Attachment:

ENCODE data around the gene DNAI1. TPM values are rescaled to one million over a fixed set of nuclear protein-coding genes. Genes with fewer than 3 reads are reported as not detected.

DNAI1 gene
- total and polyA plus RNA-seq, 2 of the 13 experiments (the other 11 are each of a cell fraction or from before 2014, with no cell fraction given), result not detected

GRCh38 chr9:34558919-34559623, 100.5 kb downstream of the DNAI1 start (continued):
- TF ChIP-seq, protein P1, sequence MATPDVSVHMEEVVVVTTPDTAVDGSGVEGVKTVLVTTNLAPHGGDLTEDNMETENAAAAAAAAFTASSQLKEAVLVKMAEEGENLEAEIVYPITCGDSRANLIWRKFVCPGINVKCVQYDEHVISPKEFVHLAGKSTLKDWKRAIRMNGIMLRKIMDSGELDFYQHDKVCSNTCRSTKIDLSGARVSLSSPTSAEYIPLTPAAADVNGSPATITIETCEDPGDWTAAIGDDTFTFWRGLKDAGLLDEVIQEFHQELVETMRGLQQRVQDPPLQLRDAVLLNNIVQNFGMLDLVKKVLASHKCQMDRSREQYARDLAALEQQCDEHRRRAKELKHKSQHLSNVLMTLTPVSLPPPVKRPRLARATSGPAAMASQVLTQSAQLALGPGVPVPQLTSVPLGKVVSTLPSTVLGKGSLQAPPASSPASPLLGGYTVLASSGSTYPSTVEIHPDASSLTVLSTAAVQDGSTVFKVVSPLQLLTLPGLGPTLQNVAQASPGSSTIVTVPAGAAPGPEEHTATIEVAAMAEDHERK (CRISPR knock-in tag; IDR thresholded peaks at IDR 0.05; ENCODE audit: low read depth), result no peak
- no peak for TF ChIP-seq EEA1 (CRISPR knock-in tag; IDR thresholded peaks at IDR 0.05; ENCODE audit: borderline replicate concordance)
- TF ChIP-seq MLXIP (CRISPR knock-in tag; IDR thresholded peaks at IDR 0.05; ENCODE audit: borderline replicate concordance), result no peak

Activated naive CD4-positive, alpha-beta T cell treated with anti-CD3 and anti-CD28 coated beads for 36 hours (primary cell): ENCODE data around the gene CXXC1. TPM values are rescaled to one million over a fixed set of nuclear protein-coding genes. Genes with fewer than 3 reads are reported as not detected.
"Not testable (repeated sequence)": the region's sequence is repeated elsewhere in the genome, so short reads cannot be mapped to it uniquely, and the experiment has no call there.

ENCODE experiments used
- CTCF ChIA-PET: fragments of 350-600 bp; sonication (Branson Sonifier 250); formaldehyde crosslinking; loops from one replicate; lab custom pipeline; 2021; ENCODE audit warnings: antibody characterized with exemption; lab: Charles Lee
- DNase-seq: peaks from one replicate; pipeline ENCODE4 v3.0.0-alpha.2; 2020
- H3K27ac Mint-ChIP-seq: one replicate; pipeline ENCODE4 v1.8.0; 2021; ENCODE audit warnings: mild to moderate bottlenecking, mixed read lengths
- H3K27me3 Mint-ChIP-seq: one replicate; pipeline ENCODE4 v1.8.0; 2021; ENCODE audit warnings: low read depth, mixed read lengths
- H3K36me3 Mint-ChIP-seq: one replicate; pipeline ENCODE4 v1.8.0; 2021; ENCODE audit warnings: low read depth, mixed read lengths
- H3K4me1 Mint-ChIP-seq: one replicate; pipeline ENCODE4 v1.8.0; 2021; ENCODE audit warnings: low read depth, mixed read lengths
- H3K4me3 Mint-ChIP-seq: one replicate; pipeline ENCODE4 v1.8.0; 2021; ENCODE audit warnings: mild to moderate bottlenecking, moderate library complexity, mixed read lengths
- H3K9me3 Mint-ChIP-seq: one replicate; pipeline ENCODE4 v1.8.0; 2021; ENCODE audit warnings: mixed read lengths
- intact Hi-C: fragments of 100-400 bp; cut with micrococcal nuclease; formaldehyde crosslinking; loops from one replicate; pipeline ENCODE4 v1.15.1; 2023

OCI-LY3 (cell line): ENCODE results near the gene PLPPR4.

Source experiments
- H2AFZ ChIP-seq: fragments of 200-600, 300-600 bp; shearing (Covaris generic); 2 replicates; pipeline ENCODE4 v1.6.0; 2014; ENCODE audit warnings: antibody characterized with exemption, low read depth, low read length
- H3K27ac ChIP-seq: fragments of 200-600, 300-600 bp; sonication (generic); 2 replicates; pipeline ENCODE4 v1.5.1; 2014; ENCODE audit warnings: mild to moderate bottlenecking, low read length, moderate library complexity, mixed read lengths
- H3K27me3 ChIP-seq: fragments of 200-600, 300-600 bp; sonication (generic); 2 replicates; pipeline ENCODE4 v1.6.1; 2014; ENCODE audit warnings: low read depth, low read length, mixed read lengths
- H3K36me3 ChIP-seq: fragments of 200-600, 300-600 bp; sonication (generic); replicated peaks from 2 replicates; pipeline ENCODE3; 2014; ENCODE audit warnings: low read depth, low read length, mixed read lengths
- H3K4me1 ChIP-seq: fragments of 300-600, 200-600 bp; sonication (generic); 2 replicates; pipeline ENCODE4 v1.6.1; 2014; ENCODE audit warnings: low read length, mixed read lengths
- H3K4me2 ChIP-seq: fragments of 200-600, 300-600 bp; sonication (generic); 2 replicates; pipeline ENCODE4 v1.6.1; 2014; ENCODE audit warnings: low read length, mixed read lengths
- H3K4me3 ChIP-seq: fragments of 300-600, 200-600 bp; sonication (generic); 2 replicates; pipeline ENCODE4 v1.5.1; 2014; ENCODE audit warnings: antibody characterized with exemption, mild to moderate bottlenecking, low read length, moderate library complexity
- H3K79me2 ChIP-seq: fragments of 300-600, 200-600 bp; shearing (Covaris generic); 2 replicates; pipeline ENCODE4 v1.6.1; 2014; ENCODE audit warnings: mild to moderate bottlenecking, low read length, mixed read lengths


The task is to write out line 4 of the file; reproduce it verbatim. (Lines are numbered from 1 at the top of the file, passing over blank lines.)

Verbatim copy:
GRCh38 chr9:34558919-34559623, 100.5 kb downstream of the DNAI1 start (continued):